Sanya Singhal, a Hindu student, is a student in Aranmore Catholic College in Perth, WA and was told to remove her nose piercing if she wanted to continue studying in the College. The College’s dress code does not permit any facial piercing. This matter has been covered in the media. Since nose piercing has cultural and traditional basis for Hindus, we thought we should write to the College.
———————Our letter to Aranmore Catholic College—————————
Mr Declan Tanham
Principal, Aranmore Catholic College
41 Franklin St, Leederville WA 6007
Dear Mr Tanham,
We have become aware of the news involving a Hindu girl in your college. https://thewest.com.au/news/wa/aranmore-catholic-college-drama-hindu-student-kicked-out-of-school-for-a-nose-piercing-ng-b881097548z
There is some misunderstanding among various faith-based educational systems regarding Hinduism and its culture and traditions. This is often due to insufficient knowledge and awareness of Hindu religion and practices.
This can be dealt with if there is consultation between Aranmore Catholic College and local Indian/Hindu community in Perth. If religious symbols of other religions are permitted, then there cannot be any difficulty to do so for Hindu students. We understand that Catholic schools and other faith-based educational establishments rightly permit Sikh students to wear turbans and Muslim girls to wear Hijabs.
There might be some misunderstanding and confusion in regards to nose piercing for Hindu girls. For Hindu girls, nose piercing has cultural and traditional meaning. It is not a fashion or rebellion statement.
We urge you to review your decision. It will be good if the Catholic Educational establishment initiates a dialogue with the local Indian/Hindu community to have a better understanding of Hindu/Indian culture and practices.
Dr Yadu Singh, President, 0413 375 669
—————————Response from Aranmore Catholic College————————————-
Dear Doctor Singh
Thank you for your email.
Our school is a multi-cultural school which welcomes all cultures. We have had many Hindu students who have attended our school over the years. We also have an Intensive English programme for mostly refugee students.
We have a Hindu on our School Board and I am meeting with a Hindu priest today to seek some clarity around this matter.
As you know we are a Catholic School and when we enrol students we seek agreement from our parents to support our college policies. If they choose to do so, then the enrolment can proceed. The media and those agitating are portraying this as an issue around Hinduism. Clearly, it is not, as our policy is administered with all students. Incidentally, virtually all non-government schools in Perth have the same policy.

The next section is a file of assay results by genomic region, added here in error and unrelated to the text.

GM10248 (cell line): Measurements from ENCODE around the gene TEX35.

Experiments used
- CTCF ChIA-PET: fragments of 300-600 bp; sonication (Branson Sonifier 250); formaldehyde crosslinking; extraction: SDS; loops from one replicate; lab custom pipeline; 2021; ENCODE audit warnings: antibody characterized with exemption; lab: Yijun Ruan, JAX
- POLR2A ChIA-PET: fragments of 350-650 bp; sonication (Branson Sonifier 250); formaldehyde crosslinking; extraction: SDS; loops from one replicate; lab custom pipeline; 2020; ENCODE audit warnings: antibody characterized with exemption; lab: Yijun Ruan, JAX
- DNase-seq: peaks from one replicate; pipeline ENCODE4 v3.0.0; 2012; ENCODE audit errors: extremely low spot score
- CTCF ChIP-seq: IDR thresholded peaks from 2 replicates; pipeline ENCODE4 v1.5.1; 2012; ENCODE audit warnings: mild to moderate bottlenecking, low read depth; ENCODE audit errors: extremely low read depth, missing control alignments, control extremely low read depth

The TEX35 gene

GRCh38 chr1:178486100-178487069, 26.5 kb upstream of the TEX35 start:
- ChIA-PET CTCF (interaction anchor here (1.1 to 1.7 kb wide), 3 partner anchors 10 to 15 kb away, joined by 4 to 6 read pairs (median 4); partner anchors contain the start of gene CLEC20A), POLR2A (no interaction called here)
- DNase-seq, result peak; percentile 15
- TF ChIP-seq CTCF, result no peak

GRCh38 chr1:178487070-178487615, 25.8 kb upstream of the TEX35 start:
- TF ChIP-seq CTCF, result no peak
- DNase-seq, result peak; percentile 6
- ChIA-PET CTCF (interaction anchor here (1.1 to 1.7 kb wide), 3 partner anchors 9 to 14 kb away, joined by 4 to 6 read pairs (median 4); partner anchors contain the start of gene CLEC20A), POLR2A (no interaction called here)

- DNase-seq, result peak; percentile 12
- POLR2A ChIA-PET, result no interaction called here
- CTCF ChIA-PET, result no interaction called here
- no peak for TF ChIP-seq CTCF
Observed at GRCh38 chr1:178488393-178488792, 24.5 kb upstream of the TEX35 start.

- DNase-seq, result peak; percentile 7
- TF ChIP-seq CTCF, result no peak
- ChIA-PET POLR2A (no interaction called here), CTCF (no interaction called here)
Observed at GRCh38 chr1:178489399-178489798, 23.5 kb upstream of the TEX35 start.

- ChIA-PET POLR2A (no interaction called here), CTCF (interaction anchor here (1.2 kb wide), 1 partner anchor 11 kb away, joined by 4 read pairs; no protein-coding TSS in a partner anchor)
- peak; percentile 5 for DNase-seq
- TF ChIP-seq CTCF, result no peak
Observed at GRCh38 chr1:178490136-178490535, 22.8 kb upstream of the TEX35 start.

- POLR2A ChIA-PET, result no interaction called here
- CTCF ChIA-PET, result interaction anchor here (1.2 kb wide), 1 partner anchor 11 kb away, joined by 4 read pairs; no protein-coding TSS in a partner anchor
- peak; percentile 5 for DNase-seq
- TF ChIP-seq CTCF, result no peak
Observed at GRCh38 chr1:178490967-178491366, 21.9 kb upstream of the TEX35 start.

I am trying to gain an understanding of the significance of the nose ring as I have received conflicting views around the wearing of the nose ring (from Hindu people). The common feedback which I have received has suggested that wearing the nose ring is a choice and not a religious obligation, although it has religious significance. I am told that some do wear it and some don’t.
Given that is the case I offered the family the option of keeping the nose ring in and removing it whilst she is at the school. I feel that this is a fair compromise but the family have rejected it.
The family rejected this compromise.
There are hundreds of girls in private schools in Perth, who comply with their school expectations and agreements around uniform and do not wear the nose ring.
As you know schools have rules and we have processes for reviewing them from time to time, but not through the media. Rules are difficult in schools as students wish to select which ones they wish to comply with and which ones they don’t.
I do thank you for your measured response and the information contained within, I assure you Hindus are welcome at this school and the ones who are present are thriving.
Many believe that it is simply an issue of Catholics being unaware of Hindu traditions and cultural practices. It is possible to resolve it by a discussion with Catholic school establishment.
Indian Australian community in Western Australia and elsewhere has taken this matter up with the College. Mr Prashant Parihar from Federation of Indian Associations of WA (FIANWA) has spoken with the principal of the college. It is important that important traditional symbols of non-christian students are permitted in Catholic schools in a manner which is fair and doesn’t disrupt the environment for education. Some have indicated that Catholic schools rightly permit Sikh students to wear turbans and Muslim girls to wear Hijabs. Nose piercing is not a fashion or rebellion statement of a Hindu teenager but is a well-entrenched, although not universally practised, a cultural and traditional ritual for Hindu girls, when they achieve menarche.
Many believe that a meeting between Catholic Education establishment and Indian Australian community reps, especially those who are from the Hindu faith, will resolve the issue and misunderstanding.
Dr Yadu Singh